Urban dwellers tend to have higher risk for cardiovascular diseases (CVD) than people living in rural locations.
In a new study published in PLOS Medicine, Johanna Riha and colleagues, researchers from the University of Cambridge and the MRC/UVRI Research Unit in Uganda, have found that even within rural communities in Uganda that all lacked paved roads and running water, people living in villages with relatively more urban features—such as schools and health facilities -were more likely to have risk factors for cardiovascular diseases such as physical inactivity, lower fruit and vegetable consumption, and high body mass index, even after controlling for socioeconomic status.
AdvertisementThe authors used data collected in 2011 to examine associations between measures of urbanicity and lifestyle risk factors. The study included 7,340 participants 13 years and older living in 25 villages in rural Uganda. They found that levels of urbanicity varied markedly across the villages, ranging from absence of educational facilities or electricity in households, to villages with a public telephone and a dispensary.
Despite the features of urbanization being relatively modest, living in more urbanized villages was associated with increased prevalence of cardiovascular disease risk factors such as physical inactivity (risk ratio [RR]: 1.19; 95% confidence interval [CI]: 1.14, 1.24), low fruit and vegetable consumption (RR: 1.17; 95% CI: 1.10, 1.23), and high body mass index (RR: 1.48; 95% CI: 1.24, 1.77), even after controlling for other factors such as socioeconomic status.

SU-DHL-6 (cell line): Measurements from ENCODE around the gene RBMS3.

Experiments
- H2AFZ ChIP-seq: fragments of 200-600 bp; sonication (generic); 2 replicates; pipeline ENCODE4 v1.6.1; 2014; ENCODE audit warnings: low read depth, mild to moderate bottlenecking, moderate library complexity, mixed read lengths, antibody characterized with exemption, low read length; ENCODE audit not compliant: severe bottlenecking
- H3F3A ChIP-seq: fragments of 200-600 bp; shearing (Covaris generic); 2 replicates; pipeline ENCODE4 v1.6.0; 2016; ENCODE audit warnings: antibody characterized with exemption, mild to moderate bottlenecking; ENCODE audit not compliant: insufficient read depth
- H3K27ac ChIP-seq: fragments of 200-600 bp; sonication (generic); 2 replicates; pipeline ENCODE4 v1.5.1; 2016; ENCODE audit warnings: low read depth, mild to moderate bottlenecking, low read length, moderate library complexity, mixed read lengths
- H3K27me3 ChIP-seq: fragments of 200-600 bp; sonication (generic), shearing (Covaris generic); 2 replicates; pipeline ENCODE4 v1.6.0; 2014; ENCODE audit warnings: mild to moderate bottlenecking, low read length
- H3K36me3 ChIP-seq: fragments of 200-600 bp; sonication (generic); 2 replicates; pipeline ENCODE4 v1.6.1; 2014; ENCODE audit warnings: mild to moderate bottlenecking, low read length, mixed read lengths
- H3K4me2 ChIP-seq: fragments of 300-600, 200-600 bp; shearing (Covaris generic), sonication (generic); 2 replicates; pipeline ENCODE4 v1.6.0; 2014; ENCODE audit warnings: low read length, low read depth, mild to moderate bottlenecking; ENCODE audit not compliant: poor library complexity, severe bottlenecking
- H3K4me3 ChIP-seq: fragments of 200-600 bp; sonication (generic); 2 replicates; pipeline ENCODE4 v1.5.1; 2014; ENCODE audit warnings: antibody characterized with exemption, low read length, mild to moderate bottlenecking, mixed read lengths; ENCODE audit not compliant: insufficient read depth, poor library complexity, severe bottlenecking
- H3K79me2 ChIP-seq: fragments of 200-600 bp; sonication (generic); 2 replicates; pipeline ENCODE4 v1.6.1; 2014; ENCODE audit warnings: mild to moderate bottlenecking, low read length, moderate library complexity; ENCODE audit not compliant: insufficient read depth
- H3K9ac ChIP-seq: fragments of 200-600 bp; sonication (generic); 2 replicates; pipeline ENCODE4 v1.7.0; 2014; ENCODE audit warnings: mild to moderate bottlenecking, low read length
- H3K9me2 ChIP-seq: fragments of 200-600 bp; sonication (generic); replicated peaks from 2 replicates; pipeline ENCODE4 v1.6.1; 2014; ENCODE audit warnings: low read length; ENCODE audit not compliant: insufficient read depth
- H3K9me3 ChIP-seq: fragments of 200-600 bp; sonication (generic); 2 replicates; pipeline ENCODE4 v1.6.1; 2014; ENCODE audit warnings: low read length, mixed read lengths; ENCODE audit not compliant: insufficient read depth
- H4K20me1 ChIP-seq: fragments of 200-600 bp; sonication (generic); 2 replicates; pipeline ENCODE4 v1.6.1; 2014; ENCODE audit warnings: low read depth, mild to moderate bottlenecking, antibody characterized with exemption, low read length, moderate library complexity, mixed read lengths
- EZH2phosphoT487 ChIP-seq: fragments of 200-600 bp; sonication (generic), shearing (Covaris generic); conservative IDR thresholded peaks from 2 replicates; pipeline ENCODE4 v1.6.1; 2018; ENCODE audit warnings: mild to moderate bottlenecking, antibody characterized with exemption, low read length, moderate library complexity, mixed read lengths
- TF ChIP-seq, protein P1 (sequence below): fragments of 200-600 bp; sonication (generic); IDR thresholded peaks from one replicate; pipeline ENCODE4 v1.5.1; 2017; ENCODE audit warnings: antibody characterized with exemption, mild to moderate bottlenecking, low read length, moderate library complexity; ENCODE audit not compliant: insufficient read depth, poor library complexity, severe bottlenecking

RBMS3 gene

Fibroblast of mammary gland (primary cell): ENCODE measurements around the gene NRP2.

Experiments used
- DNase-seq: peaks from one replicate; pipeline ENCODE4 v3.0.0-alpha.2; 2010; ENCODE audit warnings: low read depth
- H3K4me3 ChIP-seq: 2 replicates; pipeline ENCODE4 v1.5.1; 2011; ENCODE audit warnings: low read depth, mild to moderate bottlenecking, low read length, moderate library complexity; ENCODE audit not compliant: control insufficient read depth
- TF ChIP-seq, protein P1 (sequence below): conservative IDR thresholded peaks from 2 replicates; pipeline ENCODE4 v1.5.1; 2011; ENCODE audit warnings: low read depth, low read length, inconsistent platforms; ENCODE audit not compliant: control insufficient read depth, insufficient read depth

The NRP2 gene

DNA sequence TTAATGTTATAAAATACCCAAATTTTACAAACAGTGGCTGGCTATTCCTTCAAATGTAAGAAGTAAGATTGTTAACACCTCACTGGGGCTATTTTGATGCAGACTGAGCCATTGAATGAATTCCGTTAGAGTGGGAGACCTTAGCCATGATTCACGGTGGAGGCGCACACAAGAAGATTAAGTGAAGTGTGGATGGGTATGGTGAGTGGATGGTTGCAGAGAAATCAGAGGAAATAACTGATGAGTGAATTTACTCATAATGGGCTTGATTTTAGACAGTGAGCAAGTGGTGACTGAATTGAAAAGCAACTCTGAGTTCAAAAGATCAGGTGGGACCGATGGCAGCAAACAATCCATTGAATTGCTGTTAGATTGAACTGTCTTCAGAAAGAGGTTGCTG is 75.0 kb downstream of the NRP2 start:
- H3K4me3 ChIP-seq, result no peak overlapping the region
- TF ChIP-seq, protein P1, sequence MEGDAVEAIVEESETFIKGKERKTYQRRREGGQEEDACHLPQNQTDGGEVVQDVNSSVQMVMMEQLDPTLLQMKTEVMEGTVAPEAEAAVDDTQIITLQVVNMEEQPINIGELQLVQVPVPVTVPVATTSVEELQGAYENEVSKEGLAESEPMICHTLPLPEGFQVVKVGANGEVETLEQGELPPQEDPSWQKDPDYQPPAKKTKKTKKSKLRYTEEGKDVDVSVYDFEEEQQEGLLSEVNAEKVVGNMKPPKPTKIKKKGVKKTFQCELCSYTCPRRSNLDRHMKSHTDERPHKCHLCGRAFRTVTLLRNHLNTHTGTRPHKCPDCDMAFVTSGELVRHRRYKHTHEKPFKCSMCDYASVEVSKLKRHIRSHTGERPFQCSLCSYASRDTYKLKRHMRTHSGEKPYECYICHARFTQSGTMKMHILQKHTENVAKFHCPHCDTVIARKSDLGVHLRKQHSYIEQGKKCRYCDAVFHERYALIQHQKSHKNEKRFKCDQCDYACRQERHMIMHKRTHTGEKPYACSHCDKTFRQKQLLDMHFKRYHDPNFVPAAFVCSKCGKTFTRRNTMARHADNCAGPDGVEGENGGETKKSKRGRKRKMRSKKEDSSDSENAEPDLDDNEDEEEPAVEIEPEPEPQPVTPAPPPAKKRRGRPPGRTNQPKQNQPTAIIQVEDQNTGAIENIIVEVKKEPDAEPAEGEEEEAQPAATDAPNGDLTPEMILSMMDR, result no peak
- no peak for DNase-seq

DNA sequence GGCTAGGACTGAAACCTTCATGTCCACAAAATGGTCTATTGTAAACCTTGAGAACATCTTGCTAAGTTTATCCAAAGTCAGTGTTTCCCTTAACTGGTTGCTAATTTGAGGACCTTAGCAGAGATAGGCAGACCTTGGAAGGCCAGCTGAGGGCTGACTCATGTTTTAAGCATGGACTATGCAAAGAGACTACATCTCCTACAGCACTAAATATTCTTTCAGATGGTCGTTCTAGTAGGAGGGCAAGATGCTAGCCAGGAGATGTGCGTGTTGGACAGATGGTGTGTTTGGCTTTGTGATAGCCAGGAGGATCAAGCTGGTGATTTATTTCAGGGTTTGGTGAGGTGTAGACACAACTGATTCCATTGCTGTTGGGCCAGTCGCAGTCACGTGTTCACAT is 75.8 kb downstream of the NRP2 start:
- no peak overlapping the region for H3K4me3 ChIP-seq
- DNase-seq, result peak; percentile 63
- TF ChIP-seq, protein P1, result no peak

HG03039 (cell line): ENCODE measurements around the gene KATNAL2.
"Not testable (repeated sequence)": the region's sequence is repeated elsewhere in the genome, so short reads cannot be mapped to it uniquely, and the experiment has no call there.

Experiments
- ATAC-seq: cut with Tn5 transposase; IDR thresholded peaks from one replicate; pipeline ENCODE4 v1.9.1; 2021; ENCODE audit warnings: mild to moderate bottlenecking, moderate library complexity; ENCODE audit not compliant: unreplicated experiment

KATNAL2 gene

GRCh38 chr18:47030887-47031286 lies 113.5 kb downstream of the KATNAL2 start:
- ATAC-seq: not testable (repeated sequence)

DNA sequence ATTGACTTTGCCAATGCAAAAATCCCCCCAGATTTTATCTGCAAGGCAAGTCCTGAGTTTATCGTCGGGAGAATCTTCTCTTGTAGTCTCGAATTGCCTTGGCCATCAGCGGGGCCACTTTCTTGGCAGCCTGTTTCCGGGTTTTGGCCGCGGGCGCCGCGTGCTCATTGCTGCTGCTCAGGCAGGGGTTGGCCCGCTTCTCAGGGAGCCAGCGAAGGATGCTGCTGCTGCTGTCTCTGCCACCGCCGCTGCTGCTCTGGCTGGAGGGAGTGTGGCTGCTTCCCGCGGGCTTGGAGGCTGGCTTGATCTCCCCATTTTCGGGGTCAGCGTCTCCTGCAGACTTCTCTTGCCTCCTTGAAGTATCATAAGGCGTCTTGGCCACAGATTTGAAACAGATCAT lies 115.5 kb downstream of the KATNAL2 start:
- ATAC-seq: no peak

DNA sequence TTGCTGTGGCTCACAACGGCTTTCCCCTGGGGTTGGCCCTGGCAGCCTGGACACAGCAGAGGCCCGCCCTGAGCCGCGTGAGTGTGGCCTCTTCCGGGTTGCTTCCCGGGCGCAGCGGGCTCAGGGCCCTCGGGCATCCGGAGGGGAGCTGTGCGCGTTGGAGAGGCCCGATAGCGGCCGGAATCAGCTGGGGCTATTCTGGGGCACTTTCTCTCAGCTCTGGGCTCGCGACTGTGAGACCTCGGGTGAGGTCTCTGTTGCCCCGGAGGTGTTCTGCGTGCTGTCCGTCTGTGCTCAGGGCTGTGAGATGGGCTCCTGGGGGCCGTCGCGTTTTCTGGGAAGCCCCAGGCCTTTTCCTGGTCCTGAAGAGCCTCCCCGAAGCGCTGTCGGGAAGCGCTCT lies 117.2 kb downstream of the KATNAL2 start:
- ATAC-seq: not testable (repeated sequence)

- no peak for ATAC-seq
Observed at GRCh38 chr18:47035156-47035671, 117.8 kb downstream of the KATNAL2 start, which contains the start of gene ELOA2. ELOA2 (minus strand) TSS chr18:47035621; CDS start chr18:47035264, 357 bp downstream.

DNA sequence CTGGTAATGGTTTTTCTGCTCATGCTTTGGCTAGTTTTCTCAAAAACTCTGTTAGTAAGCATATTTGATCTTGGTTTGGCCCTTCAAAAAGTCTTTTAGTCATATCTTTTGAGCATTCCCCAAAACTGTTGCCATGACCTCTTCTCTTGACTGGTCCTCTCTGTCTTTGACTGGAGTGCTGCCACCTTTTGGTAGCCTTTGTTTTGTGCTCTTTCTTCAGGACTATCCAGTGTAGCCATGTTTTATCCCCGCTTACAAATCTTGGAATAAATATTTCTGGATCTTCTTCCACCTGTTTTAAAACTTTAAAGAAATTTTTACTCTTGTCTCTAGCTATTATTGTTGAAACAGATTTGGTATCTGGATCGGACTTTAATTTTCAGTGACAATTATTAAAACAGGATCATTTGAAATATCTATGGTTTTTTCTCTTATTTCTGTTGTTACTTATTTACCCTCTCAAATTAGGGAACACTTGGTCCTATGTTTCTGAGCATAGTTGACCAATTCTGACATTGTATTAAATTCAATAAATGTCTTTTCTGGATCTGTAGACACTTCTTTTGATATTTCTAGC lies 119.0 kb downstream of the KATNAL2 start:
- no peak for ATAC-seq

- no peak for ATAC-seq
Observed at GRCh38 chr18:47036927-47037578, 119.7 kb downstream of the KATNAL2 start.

The authors state, "Our findings not only challenge the prevailing use of dichotomous urban-rural classification systems in epidemiological studies, but also indicate that even small-scale increases in urbanicity levels across rural environments are associated with a higher prevalence of unhealthy behaviours among rural residents." They acknowledge the study was limited by its cross-sectional design.
They conclude, "This is an important finding, considering that over 533 million people live in rural areas across [sub-Saharan Africa] and that any increase in cardiometabolic risk associated with the development process in these areas is likely to have an impact on population health and healthcare services...A better understanding of these associations is crucial because modification of lifestyle risk factors through changes in the physical environment, including local infrastructure, may provide a potential avenue for primary prevention of cardiometabolic diseases in rural populations."
In an accompanying Perspective, Fahad Razak and Lisa Berkman (Harvard University, Cambridge, Mass, US) discuss the study's implications. They state, "These results suggest a much more complex story than what is typically captured through well-trodden urban-rural classifications. The current dominant urban-rural dichotomy can be traced to at least the 1940s when the United Nations began reporting population statistics using this classification scheme, and is perhaps a legacy of a time when differences between urban and rural areas were much more discrete."
While they say it is an important and revealing study, they also say that access to health centers, schools, and improved sanitation themselves are not likely to lead to poor health, but rather that unmeasured conditions associated with these indicators lead to increased cardiovascular risk. Furthermore, they say "80% to 85% of this rural population still have body weights in the normal to underweight range, and across all of rural Uganda prevalence of underweight exceeds overweight...Urban development and increases in social resources related to education, disease prevention, and better opportunities for work hold important promises for LMICs still confronting the costs of poverty and lack of health protection infrastructure."
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